• First off, allow me to express my admiration of you for printing that story, period. I'm sure you had more than enough filler material that you could have ducked it. The fact you didn't speaks volumes of your professionalism as well as courage. I say courage, because the memory of Bill Cosby's now famous speech before the NAACP is still lingering in my ear. Mr. Cosby said what many Americans, black and white, think daily, and he caught eight shades of hell for it. You have long fought against political correctness, and I fear it is going to bite you right on the ass this time. Nearly every African American living today is at least one generation removed from slavery, not to mention Africa, and most are two generations removed from slavery. Slavery was an awful period in our history, and it was damned traumatic and destructive to those who lived through it. I've never heard an intelligent person say otherwise. There does come a time when traumatic events cease to be reasons and start becoming excuses. We have long passed that point in our history, thanks to political correctness. Anyone who defends beating a child in such a manner as you described, is not doing the person or the race a favor, but rather enabling a mental illness. A footnote: A close friend of mine is a High School teacher. She teaches in a predominantly black school. She recently confided to me that out of 28 students (racial breakdown unknown), 11 could not even find Africa on an unmarked world map! I wish you well, and commend your bravery. --Dan, North Carolina

That any high school student, black, white or other, can't find Africa on an unmarked map is absurd. And schools claim they're educating our children?

  • I can't help but wonder why, after reading this, there could still be any question as to the reasons that so many people hold the legal profession in such low regard. This seems to me to be an excellent example of what is wrong with lawyers. --John, Arizona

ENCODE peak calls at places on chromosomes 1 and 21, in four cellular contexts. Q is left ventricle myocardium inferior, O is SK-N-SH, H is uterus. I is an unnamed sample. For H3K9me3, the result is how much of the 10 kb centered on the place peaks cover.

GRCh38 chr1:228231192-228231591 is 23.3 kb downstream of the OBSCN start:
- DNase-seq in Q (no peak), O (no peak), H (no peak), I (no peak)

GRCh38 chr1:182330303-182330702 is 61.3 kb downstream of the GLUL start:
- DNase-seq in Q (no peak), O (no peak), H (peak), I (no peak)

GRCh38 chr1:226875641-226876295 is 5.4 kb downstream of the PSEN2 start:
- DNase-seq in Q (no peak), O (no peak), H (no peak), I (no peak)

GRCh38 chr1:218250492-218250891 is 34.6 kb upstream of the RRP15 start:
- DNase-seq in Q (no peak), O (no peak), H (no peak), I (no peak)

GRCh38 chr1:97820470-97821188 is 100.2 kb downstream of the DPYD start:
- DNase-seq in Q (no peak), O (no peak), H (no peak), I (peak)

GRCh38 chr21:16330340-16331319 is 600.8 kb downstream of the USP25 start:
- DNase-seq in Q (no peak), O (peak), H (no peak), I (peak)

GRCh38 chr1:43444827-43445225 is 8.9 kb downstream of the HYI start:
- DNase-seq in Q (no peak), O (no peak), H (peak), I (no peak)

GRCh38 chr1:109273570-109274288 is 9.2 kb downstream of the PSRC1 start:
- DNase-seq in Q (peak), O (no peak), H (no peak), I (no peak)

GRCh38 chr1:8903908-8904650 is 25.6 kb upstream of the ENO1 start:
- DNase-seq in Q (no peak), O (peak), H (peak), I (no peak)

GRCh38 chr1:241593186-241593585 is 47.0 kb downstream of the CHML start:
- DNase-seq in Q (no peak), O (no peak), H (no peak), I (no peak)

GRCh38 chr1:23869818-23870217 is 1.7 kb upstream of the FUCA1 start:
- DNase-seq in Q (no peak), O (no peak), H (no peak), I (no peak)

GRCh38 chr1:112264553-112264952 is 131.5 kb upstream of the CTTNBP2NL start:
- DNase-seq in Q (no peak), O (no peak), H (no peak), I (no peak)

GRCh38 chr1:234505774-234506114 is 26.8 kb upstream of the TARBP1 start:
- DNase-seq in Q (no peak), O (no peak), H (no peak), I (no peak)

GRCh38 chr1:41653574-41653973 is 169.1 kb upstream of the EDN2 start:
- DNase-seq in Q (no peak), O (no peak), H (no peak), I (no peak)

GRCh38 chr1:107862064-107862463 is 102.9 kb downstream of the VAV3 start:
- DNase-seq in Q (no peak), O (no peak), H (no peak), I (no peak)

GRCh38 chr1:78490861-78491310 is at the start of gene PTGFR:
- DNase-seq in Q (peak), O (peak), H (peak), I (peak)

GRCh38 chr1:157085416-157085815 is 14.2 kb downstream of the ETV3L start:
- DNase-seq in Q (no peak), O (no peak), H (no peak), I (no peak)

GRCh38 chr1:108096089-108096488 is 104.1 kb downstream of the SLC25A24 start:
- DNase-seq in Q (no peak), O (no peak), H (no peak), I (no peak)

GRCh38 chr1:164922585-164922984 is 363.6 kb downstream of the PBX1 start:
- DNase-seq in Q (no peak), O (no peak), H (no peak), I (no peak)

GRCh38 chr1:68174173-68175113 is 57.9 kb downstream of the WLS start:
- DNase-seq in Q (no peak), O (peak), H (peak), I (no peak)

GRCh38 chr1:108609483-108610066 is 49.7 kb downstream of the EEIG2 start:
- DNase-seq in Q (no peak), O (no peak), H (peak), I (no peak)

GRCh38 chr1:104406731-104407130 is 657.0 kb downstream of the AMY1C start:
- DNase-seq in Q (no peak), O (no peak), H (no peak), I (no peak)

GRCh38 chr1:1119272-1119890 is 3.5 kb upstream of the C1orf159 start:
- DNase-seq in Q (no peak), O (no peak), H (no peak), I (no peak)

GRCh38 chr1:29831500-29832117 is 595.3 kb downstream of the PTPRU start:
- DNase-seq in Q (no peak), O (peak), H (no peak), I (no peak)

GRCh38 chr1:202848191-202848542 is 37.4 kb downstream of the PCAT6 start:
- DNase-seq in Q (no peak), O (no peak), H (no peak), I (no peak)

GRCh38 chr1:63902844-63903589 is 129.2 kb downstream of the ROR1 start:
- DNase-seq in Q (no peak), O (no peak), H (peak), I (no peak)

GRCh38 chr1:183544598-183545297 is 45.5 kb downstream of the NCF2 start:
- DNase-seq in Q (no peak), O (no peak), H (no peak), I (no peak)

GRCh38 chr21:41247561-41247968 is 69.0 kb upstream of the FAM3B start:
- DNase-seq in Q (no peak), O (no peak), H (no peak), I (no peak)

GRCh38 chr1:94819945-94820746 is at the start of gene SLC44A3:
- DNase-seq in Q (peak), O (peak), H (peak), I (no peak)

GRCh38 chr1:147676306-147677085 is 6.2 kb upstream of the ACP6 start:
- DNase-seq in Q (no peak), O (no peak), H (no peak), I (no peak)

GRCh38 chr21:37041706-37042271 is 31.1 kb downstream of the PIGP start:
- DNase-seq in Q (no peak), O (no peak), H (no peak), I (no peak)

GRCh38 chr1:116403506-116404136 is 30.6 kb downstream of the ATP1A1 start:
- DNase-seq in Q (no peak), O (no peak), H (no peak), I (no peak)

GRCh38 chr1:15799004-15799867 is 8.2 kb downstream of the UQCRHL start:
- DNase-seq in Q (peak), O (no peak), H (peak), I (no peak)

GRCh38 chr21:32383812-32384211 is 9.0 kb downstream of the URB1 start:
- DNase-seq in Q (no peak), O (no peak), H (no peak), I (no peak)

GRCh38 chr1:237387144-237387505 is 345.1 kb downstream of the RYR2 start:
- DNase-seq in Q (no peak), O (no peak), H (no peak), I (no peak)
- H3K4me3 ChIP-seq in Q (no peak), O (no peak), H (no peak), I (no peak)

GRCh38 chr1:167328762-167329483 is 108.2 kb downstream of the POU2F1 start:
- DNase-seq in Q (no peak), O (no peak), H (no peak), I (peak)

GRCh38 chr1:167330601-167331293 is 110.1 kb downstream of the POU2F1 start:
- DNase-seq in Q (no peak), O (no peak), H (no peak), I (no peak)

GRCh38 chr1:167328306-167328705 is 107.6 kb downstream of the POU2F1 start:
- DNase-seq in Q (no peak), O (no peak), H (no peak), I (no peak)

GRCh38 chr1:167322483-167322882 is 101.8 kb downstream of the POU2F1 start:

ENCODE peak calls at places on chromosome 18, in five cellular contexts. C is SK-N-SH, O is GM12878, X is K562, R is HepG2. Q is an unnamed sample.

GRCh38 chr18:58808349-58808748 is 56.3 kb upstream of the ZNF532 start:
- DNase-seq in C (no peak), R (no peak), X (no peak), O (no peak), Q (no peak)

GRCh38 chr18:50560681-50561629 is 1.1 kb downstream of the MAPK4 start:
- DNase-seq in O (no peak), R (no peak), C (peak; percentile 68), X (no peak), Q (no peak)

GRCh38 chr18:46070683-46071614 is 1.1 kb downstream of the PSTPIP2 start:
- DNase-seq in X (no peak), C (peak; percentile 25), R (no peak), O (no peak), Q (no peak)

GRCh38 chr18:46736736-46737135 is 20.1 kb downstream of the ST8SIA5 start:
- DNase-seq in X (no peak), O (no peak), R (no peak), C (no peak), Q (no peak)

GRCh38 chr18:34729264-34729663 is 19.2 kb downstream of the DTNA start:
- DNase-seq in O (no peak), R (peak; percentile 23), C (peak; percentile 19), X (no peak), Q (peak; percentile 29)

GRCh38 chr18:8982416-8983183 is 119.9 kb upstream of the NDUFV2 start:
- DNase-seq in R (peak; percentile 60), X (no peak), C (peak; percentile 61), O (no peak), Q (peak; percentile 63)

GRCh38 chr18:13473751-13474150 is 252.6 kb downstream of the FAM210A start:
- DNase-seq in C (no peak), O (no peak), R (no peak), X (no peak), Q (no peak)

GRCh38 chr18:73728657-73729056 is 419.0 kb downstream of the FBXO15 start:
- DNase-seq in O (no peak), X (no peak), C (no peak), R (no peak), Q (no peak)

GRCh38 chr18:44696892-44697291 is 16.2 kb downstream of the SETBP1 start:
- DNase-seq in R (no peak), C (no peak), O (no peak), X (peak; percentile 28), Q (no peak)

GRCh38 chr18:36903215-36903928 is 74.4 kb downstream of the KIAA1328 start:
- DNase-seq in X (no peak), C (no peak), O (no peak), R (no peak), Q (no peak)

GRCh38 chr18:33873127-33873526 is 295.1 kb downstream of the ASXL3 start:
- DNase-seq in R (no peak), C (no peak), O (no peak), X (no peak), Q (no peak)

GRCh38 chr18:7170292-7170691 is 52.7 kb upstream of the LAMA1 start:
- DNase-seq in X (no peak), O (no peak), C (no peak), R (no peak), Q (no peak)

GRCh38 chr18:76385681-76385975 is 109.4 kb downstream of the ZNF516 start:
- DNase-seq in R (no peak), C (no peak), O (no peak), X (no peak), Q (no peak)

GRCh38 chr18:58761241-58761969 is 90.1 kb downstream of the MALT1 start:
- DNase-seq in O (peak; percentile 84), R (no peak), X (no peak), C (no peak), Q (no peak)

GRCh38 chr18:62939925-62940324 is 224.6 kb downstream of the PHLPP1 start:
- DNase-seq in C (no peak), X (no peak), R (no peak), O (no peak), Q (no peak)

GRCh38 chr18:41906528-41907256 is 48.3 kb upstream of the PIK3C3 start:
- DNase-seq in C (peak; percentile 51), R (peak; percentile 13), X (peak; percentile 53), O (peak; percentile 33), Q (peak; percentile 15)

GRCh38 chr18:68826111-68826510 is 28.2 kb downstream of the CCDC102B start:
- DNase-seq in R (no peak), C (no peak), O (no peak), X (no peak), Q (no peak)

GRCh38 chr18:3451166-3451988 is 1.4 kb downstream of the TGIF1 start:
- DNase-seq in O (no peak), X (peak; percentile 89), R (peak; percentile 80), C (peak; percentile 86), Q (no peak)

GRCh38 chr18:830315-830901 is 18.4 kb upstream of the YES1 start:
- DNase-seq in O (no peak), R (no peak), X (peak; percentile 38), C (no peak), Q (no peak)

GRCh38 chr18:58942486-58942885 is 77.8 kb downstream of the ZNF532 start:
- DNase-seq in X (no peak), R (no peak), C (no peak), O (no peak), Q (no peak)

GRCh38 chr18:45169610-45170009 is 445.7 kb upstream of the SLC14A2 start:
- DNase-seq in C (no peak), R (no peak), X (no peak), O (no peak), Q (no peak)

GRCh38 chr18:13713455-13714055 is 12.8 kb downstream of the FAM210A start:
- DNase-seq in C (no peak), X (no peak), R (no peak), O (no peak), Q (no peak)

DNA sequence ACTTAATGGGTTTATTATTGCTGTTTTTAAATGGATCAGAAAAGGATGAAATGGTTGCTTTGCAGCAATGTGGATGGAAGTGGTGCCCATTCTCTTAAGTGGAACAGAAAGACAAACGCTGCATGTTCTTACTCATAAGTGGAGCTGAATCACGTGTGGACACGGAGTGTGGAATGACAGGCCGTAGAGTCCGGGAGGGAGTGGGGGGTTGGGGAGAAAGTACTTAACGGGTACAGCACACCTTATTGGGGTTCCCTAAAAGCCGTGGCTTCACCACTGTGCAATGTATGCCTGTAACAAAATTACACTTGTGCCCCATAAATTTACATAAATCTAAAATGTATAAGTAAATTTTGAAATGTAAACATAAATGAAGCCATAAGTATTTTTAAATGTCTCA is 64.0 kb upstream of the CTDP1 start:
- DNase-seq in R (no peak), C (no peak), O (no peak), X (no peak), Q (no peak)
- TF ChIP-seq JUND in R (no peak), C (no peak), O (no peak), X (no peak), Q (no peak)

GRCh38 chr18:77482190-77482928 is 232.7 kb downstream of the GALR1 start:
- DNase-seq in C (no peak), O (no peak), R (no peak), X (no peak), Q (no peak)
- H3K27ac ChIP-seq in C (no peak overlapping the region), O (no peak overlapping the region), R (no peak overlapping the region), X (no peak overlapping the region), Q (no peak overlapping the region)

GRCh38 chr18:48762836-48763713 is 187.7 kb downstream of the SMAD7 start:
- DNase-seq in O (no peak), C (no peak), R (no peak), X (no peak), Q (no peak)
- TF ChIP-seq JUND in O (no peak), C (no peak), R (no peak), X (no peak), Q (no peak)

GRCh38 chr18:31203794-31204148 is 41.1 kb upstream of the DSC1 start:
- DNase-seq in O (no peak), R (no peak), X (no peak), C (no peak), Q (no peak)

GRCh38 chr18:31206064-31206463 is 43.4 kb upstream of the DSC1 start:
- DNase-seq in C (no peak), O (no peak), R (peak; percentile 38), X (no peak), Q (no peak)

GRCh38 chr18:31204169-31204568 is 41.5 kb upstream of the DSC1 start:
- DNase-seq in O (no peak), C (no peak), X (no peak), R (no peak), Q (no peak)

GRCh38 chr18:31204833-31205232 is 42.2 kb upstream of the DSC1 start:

• That is the dumbest excuse for murder I have ever heard. Of course nowadays attorneys are really desperate to use any defense they can come up with, even if it's offensive to mankind. As an African American/Black female I am grossly offended by the use of that poor excuse for defense of murder. --Jackie, Texas

  • My first thought was, what is wrong with these people (the defense attorney and the academic)? Then I thought, will the defense work in reverse? As a white man can I claim because my predecessors owned slaves I can whip and kill black people claiming "post traumatic slave owners syndrome"? Actually, I am of Irish descent, my family having left Ireland during the potato famine. Can I take aim at the English claming "tater famine syndrome"? --Nelson, Pennsylvania

  • To assume an entire culture is incapable of recovering from atrocities perpetrated upon them generations ago is a theory devoid of any intelligence, not to mention it is a complete insult to people of African-American heritage. I suppose any person of Jewish decent should also be excused of any mass executions he/she might commit? I am constantly surprised by the outlandish "defenses" lawyers dream up, but this one takes the cake. I share your outrage, God help us and our children. --Lynda, Indiana